Travel and Dining
Tourists in a Divided Kingdom
Saudi men gather at a Starbucks Cafe in a shopping mall in Riyadh, Saudi Arabia. (Photo: Bilal Qabalan / AFP-Getty Images)
The sight of dozens of Muslim pilgrims doing their sundown prayers in front of the Mecca branch of Burger King in order to be the first to break their fasts with a Whopper during Ramadan tells me that it's a bit more complicated than American hegemony invading another innocent land.
I traveled to Saudi Arabia in September and October with a tour group from Iran. Pilgrimage is a year-round business in Mecca and Medina, not just during the week of Hajj, the annual religious observance in which millions return to Mecca.
We were on an Umrah Hajj, or "Hajj Light" as I called it, which includes most Hajj rituals and allows a lot of free time, but limits movements between the cities of Mecca, Medina and Jeddah.
In a country where many things are forbidden (alcohol, cinemas, live music performances) finding activities to fill that free time can be challenging, especially for a less than practicing Muslim like myself. Except perhaps for shopping or indulging in American fast food.
Our leaders were a Shiite cleric and a low-level Iranian official, both from the city of Mashhad. Our group included 150 or so middle-class Iranians, and it was through that lens that I experienced the birthplace of Islam.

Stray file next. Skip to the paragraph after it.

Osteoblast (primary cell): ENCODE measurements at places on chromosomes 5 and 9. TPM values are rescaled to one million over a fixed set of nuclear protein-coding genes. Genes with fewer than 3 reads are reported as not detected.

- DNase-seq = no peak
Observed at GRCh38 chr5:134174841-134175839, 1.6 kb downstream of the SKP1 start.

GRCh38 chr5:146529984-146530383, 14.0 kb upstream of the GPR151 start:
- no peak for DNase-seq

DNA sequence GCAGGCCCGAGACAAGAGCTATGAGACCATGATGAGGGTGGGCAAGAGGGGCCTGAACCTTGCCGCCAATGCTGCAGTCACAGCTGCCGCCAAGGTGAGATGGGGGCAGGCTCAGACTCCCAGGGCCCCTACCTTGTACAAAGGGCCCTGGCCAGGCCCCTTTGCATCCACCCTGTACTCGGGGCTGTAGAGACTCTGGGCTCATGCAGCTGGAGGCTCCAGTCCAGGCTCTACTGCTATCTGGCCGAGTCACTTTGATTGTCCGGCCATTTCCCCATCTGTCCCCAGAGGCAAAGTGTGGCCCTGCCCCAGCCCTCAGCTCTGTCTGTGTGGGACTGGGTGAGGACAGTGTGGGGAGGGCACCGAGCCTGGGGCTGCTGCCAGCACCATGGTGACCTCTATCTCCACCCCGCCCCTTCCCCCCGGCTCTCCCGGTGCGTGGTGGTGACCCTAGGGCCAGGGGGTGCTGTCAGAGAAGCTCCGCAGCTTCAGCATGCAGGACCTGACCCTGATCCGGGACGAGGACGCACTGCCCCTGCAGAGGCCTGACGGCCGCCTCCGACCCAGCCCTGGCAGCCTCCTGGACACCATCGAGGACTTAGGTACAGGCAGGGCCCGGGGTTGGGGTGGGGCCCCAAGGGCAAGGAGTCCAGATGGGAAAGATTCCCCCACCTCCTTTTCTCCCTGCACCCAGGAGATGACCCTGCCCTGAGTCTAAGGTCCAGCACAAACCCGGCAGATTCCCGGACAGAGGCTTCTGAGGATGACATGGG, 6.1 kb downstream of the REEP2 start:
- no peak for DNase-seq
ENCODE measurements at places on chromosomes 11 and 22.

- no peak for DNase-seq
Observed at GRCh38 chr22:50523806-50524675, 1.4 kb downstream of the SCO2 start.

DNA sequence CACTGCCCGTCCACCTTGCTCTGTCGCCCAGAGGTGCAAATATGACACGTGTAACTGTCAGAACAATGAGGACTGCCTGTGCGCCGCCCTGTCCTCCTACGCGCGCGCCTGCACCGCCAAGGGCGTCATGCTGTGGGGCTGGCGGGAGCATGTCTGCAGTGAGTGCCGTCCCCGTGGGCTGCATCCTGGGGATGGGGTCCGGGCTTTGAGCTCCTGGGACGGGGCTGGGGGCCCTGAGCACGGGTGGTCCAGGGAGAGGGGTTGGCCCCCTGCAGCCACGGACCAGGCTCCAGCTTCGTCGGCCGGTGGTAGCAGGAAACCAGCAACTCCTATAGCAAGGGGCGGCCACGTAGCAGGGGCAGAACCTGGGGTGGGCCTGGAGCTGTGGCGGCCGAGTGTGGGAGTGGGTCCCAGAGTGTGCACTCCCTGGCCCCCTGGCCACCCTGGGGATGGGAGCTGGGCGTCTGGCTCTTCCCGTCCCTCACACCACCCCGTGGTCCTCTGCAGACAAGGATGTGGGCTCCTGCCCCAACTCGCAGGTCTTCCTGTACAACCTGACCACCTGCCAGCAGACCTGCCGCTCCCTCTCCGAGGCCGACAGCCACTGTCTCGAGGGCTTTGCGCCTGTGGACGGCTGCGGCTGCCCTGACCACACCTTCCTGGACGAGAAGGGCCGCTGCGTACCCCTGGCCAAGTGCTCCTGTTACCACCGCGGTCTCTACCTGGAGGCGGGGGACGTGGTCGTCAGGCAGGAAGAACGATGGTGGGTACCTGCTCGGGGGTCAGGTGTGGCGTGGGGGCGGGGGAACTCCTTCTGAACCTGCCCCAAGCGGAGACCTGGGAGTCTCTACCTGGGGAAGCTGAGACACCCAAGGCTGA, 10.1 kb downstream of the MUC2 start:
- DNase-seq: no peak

After spending many months in Iran during the past five years, I believe that we in the West have misguided notions about the Middle East. So I assumed that all Middle Eastern countries were getting a bad rap. Since the Iran I experienced had been a more livable country than most in America are ready to believe, I thought Saudi Arabia would also surely shatter the misconceptions unfairly ascribed to it. So I thought.
Americans believe Saudi Arabia is a wealthy country, but the streets aren't exactly paved with gold or clogged by countless Rolls-Royces. As the home to two of the world's most lucrative enterprises — oil production and Islam — these riches are not filtering down to the masses. Much of the country is dilapidated.
For a society closed off to the rest of the world in so many ways, there are many signs of Western life. American fast food joints and stores like The Body Shop are everywhere, even close to the holy shrines at Medina and Mecca. In Medina there is a Starbucks at one of the gates of the Prophet's burial site, while in Mecca the best plots are reserved for Burger King and Dunkin Donuts at one end, and on the other there is an Intercontinental Hotel that towers over much of the rest of the city, and looks down onto the courtyard of the House of God, presumably the holiest place on Earth.
The common reaction when I recount these things to American friends is, "No wonder they hate us." But this lets Saudi Arabia off the hook too easily. Saudi Arabia is the least informed and least curious place I have ever visited. Perhaps since reaching Mecca and Medina are the height of what it means to be Muslim, their inhabitants feel no need to look beyond their insular world.